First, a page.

Bishop Thomas V. Daily, Bishop Emeritus

Thomas Vose Daily, born on September 23, 1927, was the sixth Roman Catholic Bishop of Brooklyn from 1990 to 2003 and since then has been Bishop Emeritus of the Brooklyn Diocese.

Bishop Daily was born to Mary McBride Vose and John F. Daily, a member of an established New England family, in Belmont, Massachusetts, in 1927. Upon completion of his studies at first Boston College and later St. John’s Seminary in Brighton, Massachusetts, he was ordained as a priest of the Archdiocese of Boston in 1952 by Cardinal Richard Cushing at the Cathedral of the Holy Cross in Boston. Following ordination, he was assigned as curate for St. Ann’s church in the Wollaston neighborhood of Quincy, Massachusetts. He remained in that post through the rest of that decade.

In 1960, Bishop Daily joined the Missionary Society of St. James the Apostle and moved to the Minatambo area of Lima, Peru. He spent five years as a missionary in Peru.

After returning to Boston, he was assigned again to St. Ann’s, where he served as assistant pastor until 1971. He was appointed to the position of secretary to Cardinal Humberto Sousa Medeiros and later Vicar for Temporalities. In 1975, he was consecrated as an auxiliary bishop in the Archdiocese of Boston and in 1976 was appointed vicar general of the archdiocese. Because of his fluency in Spanish, he was given special duties regarding the Spanish-speaking members of the archdiocese.

On July 17, 1984, just four months after Bernard Law was installed as Archbishop of Boston, Bishop Daily was appointed the first bishop of the new Diocese of Palm Beach, Florida. Among his most noteworthy actions was his leading of pro-life prayer vigils at local abortion clinics. From 1987 to 2003, Bishop Daily also served as the Supreme Chaplain of the Knights of Columbus.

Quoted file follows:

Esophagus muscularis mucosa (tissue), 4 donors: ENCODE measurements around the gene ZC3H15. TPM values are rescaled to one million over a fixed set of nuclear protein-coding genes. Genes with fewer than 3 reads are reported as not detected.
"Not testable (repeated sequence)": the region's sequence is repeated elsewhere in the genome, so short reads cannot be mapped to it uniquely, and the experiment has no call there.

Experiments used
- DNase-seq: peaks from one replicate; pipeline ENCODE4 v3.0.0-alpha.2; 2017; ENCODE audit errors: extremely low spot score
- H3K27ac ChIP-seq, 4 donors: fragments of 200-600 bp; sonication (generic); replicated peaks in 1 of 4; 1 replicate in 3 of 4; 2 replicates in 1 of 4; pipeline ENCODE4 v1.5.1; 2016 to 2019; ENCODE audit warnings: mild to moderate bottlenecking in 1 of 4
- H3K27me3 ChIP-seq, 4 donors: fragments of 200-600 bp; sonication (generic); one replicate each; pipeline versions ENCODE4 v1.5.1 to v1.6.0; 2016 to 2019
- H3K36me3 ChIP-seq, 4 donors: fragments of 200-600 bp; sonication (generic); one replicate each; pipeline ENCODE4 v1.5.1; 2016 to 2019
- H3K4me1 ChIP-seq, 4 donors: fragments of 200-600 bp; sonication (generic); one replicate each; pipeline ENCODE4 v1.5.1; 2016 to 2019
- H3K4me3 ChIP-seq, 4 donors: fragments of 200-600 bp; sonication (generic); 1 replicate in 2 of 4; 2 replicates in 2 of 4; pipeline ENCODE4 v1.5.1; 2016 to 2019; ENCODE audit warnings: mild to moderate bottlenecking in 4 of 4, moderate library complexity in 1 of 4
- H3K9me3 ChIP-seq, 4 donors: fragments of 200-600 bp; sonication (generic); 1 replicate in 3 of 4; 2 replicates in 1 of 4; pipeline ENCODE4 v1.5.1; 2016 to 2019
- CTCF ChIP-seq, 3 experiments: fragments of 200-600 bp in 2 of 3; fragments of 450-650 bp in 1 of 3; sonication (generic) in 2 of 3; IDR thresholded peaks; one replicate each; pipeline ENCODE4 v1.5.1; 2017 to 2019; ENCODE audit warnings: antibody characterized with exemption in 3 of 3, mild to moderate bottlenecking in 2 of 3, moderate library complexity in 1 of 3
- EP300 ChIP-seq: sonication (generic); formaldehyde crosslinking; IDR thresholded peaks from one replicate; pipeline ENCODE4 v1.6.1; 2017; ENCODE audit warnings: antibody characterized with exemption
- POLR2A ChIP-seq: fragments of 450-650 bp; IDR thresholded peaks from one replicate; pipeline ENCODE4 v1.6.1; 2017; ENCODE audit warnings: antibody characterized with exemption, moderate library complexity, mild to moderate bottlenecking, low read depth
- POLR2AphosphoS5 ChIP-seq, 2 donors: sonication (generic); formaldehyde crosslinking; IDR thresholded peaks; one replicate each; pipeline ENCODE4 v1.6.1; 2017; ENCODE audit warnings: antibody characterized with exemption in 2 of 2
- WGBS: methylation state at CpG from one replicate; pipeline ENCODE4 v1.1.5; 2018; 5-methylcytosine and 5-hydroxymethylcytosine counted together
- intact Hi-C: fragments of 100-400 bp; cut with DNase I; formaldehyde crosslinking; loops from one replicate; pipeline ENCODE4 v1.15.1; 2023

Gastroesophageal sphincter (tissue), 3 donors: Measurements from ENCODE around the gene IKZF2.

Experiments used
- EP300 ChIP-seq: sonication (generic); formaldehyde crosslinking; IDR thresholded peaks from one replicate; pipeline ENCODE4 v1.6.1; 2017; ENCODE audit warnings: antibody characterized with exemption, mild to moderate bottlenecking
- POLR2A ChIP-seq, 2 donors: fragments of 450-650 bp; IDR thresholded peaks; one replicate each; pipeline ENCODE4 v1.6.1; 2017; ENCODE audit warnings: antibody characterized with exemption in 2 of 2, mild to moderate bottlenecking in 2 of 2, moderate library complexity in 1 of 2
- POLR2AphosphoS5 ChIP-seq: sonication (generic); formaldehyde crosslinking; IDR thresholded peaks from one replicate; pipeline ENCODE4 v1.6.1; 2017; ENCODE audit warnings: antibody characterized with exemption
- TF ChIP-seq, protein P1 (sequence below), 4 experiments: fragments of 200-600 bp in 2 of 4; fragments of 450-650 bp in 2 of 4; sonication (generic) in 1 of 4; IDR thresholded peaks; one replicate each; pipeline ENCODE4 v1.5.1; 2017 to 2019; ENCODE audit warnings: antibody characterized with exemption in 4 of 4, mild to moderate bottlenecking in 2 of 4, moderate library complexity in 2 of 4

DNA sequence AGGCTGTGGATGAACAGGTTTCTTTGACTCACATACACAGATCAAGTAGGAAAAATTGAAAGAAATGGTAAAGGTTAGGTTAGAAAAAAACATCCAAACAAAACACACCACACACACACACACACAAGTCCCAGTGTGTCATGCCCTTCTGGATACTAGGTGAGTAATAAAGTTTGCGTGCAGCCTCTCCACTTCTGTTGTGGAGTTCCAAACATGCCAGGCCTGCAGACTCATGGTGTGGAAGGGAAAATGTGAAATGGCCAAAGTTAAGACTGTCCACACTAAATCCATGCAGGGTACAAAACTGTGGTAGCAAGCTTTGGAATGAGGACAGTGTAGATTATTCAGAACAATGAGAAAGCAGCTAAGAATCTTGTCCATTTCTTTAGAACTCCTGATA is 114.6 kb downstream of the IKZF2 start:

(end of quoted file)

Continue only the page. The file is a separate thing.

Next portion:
In 1990, Bishop Daily was installed as the sixth bishop of the Diocese of Brooklyn, succeeding Bishop Francis J. Mugavero. Shortly after his installation, he responded to a reporter’s question by stating that the then-Governor of New York, Mario Cuomo, would not be welcomed as a speaker in the diocese’s parishes because of Cuomo’s pro-choice position on abortion, which was directly at odds with Catholic teaching.

On August 1, 2003, Daily announced that his resignation as a bishop had finally been accepted by the Vatican, ten months after he had submitted a letter of resignation upon reaching the mandatory retirement age of 75. Bishop Daily remains the Emeritus Bishop of Brooklyn and is a member of the Pontifical Commission for Latin America and a member of the boards of the Society of St. James the Apostle in Boston and the National Catholic Office for Persons with Disabilities in Washington, D.C.